DNA extraction: For each parental line, genomic DNA was extracted from 0.5 g of young leaves, harvested in bulk from four to five weeks old plants per genotype. DNA was extracted using a modified Dellaporta procedure (Dellaporta et al., 1983). DNA concentration was determined by spectrophotometer, following procedures supplied by the manufacturer. Agarose gel electrophoresis also was carried out for DNA quantity and quality analysis. For use in PCR, the DNA was diluted with TE buffer (10 mM Tris-HCl, pH 8.0, 0.1 mM EDTA) to 50 ng µL-1 and stored at 4°C until used for RAPD analysis.

DNA amplification: A series of optimization experiments were conducted by changing the concentrations of template DNA, primers and MgCl2 to determine which condition gave the strongest and the most reproducible patterns. RAPD amplification was performed in a reaction volume of 25 µL, containing 50 ng template DNA, 0.2 µM dNTPs, 1.5 mM MgCl2, 17.5 pmol primer (Cinagen Inc.), One micro Taq polymerase and 10X PCR buffer (10 mM Tris-HCl, 50 mM KCl). Controls run with each amplification, included at least one sample of the reaction mix with no template DNA. PCR cycles consisted of initial denaturation at 94°C for 4 min, followed by 35 cycles of amplification, each having denaturation at 94°C for 1 min, annealing at 36°C for 1 min and extension at 72°C for 2 min. A final extension step at 72°C for 10 min was followed by termination of the cycle at 4°C. Following amplification, PCR products (10 µL) were loaded in 1.2% agarose gels and separated by electrophoresis at 75 v for about 3 h. RAPD fragments were stained with ethidium bromide and photographed on UV photo documentation system. The size of amplification products was determined by comparison with 1 kb DNA ladder (MBI Fermentas) and using labwork software.

Data scoring and statistical analysis: As RAPD markers are dominant markers, presence and absence represent the two allelic forms at a locus. The presence and absence of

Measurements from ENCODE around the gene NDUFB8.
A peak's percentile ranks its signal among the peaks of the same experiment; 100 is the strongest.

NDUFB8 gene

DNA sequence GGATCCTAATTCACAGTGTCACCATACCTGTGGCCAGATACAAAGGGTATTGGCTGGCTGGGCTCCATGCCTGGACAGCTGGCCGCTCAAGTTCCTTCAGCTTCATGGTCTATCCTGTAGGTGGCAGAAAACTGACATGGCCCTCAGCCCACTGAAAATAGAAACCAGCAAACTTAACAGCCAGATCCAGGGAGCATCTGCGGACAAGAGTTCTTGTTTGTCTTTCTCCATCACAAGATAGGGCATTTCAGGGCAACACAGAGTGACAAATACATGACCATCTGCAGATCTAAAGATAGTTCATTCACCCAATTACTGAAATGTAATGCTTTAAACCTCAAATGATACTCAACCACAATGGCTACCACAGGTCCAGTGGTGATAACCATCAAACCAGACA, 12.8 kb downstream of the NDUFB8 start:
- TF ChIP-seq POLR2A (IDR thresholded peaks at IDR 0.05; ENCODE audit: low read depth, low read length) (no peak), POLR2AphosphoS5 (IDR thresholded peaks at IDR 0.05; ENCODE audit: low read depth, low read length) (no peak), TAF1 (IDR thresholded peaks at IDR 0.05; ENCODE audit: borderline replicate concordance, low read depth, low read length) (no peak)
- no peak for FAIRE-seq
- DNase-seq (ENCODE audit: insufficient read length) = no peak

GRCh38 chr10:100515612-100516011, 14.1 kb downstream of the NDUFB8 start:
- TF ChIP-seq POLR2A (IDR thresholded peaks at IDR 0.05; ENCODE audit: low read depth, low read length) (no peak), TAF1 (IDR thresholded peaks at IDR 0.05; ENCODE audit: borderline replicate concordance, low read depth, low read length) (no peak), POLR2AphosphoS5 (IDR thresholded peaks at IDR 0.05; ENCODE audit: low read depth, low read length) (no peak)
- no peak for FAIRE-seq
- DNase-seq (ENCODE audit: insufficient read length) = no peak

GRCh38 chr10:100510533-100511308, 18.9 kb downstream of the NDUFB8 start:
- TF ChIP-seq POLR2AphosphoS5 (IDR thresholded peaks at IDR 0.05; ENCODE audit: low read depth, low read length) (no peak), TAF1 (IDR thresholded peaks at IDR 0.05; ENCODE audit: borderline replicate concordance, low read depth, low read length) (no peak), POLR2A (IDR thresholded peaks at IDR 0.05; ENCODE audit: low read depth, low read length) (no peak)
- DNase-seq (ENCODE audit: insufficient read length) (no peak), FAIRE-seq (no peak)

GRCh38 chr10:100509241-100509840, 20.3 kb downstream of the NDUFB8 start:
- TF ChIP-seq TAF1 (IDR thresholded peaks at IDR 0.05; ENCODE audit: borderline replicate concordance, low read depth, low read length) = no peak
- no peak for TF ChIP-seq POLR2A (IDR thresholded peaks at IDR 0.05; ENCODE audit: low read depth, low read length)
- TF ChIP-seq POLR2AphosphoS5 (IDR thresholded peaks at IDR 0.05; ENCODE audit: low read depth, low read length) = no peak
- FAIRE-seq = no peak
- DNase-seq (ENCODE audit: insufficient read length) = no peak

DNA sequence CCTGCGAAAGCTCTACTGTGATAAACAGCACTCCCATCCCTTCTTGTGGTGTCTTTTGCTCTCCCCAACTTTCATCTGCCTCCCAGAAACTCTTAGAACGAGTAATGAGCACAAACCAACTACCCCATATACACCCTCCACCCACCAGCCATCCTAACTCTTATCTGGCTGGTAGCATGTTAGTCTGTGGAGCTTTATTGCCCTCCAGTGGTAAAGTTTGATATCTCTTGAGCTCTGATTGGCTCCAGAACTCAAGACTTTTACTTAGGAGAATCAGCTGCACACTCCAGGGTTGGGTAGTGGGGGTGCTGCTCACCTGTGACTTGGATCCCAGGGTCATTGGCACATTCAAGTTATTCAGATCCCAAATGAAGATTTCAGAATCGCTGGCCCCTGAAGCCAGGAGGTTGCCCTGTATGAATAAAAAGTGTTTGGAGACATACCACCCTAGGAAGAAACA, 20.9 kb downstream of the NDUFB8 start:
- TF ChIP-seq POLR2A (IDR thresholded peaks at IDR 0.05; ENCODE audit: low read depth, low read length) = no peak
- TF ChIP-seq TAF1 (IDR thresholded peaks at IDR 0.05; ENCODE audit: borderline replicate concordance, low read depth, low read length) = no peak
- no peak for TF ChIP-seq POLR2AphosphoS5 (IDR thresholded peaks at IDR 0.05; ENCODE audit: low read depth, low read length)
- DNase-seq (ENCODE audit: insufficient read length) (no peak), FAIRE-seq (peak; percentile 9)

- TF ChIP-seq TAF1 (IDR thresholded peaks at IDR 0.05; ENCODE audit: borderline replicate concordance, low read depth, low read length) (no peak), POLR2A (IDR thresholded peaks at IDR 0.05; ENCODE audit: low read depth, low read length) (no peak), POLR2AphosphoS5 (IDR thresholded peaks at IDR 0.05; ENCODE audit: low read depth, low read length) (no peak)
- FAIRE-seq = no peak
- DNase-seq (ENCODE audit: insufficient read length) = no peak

Table 2:
Genetic distance matrix in percentage for 29 genotypes estimated on the basis of RAPD marker

bands were recorded for each parent. The genetic similarity index (GSNL) was determined from the RAPD pattern of individual plants in each population according to the Nei coefficient (Nei and Li, 1979).
GSNL = 2N11/(2N11+N01+N10)
Assuming that:
N11 : No. of bands shared by both parents P1 and P2.
N01 : Total No. of bands presented by parents P1.
N10 : Total No. of bands presented by parents P2.
For clarity, only strong and reproducible bands were scored as present (1) or absent (0) for calculating Nei coefficient of similarity. Ambiguities were scored as missing data. The genetic distance D was deduced from genetic similarity as D = 1-S. The dissimilarity matrix (Table 2) was used to construct the dendrogram using UPGMA and to do Multi-Dimensional Scaling (MDS) analysis employing the STATISTICA ver.5.5.

Pair-wise genetic distances between the seven parental lines, based on the RAPD analysis, were examined to find any possible association with yield performance of the 21-hybrid. The relationship between Nie genetic distances and General Combining Abilities (GCA), Specific Combining Abilities (SCA), High Parent Heterosis (HPH), mid Parent Heterosis (MPH) and Mean were evaluated by Pearson correlations.

RESULTS

Marker polymorphisms: Twenty 10-mer primers were used for the ability to detect polymorphism in 4 randomly chosen tomato lines (LA1793, LA3006, BOIII and KalGN3). The primers that presented the highest degree of polymorphism were selected for this study. These primers produced a total of 97 reproducible bands, which 71.1% of them were polymorphic. An average of 24.2 bands per primer was obtained, ranging from 290 to 3500 bp (Fig. 1), mostly concentrated from 400 to 2100 bp. The UPMGA dendrogram based on Nei`s genetic distances (Fig. 2A) showed three clusters: one comprising the Russian lines and two others clusters included TGRC lines and majority of the Italian cultivars. The frequencies of the intra-group polymorphic markers were 62.5, 77.08 and 78.04%, respectively. Also, maximum average of polymorphic markers was 0.299 and the minimum was 0.179. The MDS analysis of 29 tomato lines (Fig. 2B) indicated very little difference in clustering among sub-groups; however, in general this MDS analysis confirmed the cluster results.